January 10, 2007

Still Doubt That Saddam Hussein Had WMD's?

No weapons of mass destruction? Bush lied? Read selections from the following article.

Tape bares Saddam's chilling admissions of war crimes
By JOHN F. BURNS, New York Times, Published on: 01/10/07

In audio recordings made years ago and played this week in his absence, Saddam was heard justifying the use of chemical weapons against the Iraqi Kurds in the late 1980s, predicting they would kill "thousands" and saying he alone among Iraq's leaders had the authority to order chemical attacks.

In the sequence of scratchy recordings — some with the dialogue quite clear, some barely decipherable — Saddam repeatedly showed the ready resort to brutality that made Iraq a nation seized with fear during his 24 years in power.

One recording revealed, more clearly than anything before, Saddam's personal involvement in covering up Iraq's attempts to acquire weapons of mass destruction, the program that ultimately led to President Bush sending U.S. troops to overthrow him. Talking to the Iraqi general heading Iraq's dealings with U.N. weapons inspectors until weeks before the 2003 invasion, he counseled caution in the figures being divulged on the extent of Iraq's feed stocks for chemical weapons, so as to disguise the use of unaccounted-for chemicals in the attacks on the Kurds.

But it was Saddam's chilling discussion of the power of chemical weapons against civilian populations that brought prosecutors and judges to the verge of tears, and seemed to shock the remaining defendants. One of the recordings featured an unidentified military officer telling Saddam that a plan was under development for having transport aircraft carry containers packed with up to 50 napalm bombs each rolled out of the back of the cargo deck and dropped on Kurdish towns.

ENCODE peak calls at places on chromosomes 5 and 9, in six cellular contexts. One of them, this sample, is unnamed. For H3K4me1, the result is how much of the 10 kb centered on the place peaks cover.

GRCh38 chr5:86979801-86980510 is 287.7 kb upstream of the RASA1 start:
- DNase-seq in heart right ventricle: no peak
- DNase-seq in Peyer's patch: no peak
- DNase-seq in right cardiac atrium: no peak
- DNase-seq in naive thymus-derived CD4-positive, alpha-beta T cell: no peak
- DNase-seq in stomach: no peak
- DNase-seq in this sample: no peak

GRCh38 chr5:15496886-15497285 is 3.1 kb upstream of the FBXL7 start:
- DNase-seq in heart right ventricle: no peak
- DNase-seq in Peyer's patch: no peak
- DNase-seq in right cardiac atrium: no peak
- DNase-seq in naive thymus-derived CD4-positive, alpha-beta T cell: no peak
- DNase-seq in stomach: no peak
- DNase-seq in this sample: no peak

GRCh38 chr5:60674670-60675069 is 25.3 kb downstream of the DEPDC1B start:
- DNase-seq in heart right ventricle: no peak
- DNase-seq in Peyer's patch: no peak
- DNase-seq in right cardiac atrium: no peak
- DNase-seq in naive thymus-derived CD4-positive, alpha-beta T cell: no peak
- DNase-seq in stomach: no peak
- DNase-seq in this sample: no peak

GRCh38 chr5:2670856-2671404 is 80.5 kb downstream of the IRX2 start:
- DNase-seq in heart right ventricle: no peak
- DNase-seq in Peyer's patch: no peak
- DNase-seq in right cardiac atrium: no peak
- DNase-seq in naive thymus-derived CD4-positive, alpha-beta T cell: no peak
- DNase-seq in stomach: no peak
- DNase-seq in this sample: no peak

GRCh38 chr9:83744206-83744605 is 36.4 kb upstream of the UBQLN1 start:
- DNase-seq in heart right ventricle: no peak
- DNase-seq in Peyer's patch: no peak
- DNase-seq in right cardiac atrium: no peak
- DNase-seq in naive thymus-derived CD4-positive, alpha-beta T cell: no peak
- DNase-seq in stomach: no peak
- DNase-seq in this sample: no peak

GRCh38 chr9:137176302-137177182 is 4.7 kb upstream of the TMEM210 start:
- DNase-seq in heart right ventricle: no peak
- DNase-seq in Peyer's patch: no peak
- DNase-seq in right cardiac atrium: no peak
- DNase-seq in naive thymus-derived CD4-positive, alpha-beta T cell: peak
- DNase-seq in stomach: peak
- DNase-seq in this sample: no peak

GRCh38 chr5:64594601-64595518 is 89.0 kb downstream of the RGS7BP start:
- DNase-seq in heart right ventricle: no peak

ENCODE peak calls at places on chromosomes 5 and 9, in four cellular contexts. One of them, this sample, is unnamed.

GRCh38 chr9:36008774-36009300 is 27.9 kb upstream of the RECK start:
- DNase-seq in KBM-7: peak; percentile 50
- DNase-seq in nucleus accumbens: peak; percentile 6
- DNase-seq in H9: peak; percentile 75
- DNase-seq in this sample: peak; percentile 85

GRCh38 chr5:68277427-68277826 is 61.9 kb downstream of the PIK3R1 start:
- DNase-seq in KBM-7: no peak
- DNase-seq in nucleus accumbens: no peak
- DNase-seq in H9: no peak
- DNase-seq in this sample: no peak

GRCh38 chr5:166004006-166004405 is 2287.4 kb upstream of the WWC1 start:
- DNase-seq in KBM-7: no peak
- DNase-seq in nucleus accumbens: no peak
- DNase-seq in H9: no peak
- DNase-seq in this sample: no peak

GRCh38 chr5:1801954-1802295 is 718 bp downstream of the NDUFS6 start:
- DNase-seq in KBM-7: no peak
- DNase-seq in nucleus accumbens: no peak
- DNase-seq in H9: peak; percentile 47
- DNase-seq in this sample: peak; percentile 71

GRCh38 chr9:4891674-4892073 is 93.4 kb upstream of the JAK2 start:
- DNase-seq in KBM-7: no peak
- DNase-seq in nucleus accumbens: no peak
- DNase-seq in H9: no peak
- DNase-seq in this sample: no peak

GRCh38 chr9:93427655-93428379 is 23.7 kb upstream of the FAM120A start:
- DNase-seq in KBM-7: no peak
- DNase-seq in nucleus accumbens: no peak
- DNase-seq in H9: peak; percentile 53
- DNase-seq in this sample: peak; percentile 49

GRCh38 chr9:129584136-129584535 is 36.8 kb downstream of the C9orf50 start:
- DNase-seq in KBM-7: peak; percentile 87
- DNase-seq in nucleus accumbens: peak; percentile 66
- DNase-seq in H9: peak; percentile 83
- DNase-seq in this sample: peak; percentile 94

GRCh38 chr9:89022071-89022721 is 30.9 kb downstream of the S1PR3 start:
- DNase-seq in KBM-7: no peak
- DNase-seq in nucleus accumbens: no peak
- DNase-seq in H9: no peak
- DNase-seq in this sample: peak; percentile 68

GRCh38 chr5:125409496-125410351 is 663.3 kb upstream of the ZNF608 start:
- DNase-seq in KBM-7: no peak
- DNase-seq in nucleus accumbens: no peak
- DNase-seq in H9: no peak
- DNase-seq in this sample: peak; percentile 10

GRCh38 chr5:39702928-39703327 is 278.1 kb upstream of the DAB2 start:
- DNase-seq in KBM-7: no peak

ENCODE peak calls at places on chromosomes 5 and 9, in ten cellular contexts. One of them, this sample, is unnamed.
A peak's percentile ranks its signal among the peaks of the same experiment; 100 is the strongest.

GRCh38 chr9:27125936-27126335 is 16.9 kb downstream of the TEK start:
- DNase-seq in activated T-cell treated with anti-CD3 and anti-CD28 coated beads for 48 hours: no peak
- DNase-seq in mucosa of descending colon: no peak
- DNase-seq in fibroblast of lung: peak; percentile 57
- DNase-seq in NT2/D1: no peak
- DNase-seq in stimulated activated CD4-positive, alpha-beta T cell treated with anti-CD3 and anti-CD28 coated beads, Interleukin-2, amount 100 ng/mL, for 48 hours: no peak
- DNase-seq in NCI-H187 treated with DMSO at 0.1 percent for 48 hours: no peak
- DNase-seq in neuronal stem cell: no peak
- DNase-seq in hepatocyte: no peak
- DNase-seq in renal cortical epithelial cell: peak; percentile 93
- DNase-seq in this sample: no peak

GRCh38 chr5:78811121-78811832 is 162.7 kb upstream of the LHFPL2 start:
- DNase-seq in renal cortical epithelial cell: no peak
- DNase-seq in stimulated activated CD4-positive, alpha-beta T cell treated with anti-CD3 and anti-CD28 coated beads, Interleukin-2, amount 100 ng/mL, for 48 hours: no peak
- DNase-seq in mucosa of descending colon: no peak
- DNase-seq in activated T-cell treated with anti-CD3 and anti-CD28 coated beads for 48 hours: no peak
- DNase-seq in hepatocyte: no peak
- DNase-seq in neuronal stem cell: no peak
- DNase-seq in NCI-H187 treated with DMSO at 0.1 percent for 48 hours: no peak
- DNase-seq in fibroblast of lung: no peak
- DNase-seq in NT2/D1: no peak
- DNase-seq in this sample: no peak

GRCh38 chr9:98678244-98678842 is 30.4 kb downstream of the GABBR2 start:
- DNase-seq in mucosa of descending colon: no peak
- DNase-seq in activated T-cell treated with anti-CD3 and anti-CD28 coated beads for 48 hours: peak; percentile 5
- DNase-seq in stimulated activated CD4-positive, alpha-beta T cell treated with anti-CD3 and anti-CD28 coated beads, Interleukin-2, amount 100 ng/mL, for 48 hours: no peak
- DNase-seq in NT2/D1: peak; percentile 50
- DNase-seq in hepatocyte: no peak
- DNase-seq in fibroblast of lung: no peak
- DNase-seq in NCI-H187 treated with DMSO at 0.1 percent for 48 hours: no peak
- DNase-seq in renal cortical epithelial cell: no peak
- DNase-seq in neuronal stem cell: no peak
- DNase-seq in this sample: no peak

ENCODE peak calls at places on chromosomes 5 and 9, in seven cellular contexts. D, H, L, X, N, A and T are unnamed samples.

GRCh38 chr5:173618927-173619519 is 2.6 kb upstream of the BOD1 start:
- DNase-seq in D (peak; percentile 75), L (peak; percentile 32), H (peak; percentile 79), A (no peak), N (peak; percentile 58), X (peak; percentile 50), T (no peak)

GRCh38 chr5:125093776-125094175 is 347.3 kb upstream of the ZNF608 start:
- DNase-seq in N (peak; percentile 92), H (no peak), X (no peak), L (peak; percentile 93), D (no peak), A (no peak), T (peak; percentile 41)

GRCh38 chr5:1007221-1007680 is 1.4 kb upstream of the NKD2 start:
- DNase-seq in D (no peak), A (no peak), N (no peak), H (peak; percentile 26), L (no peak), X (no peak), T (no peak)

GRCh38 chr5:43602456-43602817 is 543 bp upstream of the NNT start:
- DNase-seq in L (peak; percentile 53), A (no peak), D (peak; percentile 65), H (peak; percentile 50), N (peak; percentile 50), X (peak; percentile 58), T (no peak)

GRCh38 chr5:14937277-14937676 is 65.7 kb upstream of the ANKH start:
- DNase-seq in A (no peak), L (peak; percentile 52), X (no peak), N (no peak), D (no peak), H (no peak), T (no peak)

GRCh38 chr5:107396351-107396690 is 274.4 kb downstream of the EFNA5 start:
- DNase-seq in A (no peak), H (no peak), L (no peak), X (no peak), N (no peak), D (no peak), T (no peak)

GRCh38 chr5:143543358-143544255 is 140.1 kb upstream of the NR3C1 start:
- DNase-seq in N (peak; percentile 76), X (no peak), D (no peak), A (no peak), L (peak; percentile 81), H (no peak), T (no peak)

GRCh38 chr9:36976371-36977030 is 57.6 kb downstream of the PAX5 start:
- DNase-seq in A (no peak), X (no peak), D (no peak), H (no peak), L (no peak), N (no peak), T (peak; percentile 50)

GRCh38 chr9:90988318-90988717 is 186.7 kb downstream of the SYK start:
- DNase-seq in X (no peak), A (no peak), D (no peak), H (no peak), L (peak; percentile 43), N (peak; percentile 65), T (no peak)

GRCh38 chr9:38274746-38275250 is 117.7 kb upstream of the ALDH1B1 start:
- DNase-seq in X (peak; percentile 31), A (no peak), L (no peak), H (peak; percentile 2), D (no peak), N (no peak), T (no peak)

(Television footage taken in the aftermath of the Halabjah attack, which more than any other event focused world attention on the atrocities committed under Saddam,) showed the horrors: a father wailing in grief as he found his children lying along a street littered with bodies; dead mothers clutching gas-choked infants to their breasts in swaddling clothes; young sisters embracing each other in death; and trucks piled high with civilian corpses. "I ask the whole world to look at these images, especially those who are crying right now," Faroun said, referring to the outpouring of sympathy for Saddam.

U.S. Justice Department lawyers who have done much of the behind-the-scenes work in sifting tons of documents and other evidence gathered after the invasion of 2003 had never hinted that they held the trump card, judicially and historically, that the audio recordings seem likely to be.

I give credit to the administration for keeping details of the evidence about Iraq's WMDs secret to obtain a conviction rather than giving it up simply to silence Democratic and foreign critics.

Is everyone satisfied, now, that Hussein had and used weapons of mass destruction, or do you have to experience them yourself to be convinced? How long would you have allowed these mass murders to continue if you were President? So much for "Bush Lied." At what point would more weapons be manufactured and provided to terrorists for use against us? Did we have to know any more to be worried about our security and about justice and to act, while the U.N. stalled as its officials were profiting from Hussein's payoffs?

Are there any admissions of being wrong on this issue and apologies forthcoming or just more blind patisan denials?

Finally, where do we go from here? Pull out and abandon the Iraqi people again to terrorists and tyrants or stay until we win the battle?

Posted by Woody M. at January 10, 2007 09:00 AM | TrackBack

Did Saddam Huessein have WMD's in 2003 that could have been used to threaten the United States or its interests abroad? That's the relevant question. From what you posted above, I don't think you've answered it.

Posted by e. nonee moose at January 10, 2007 11:55 AM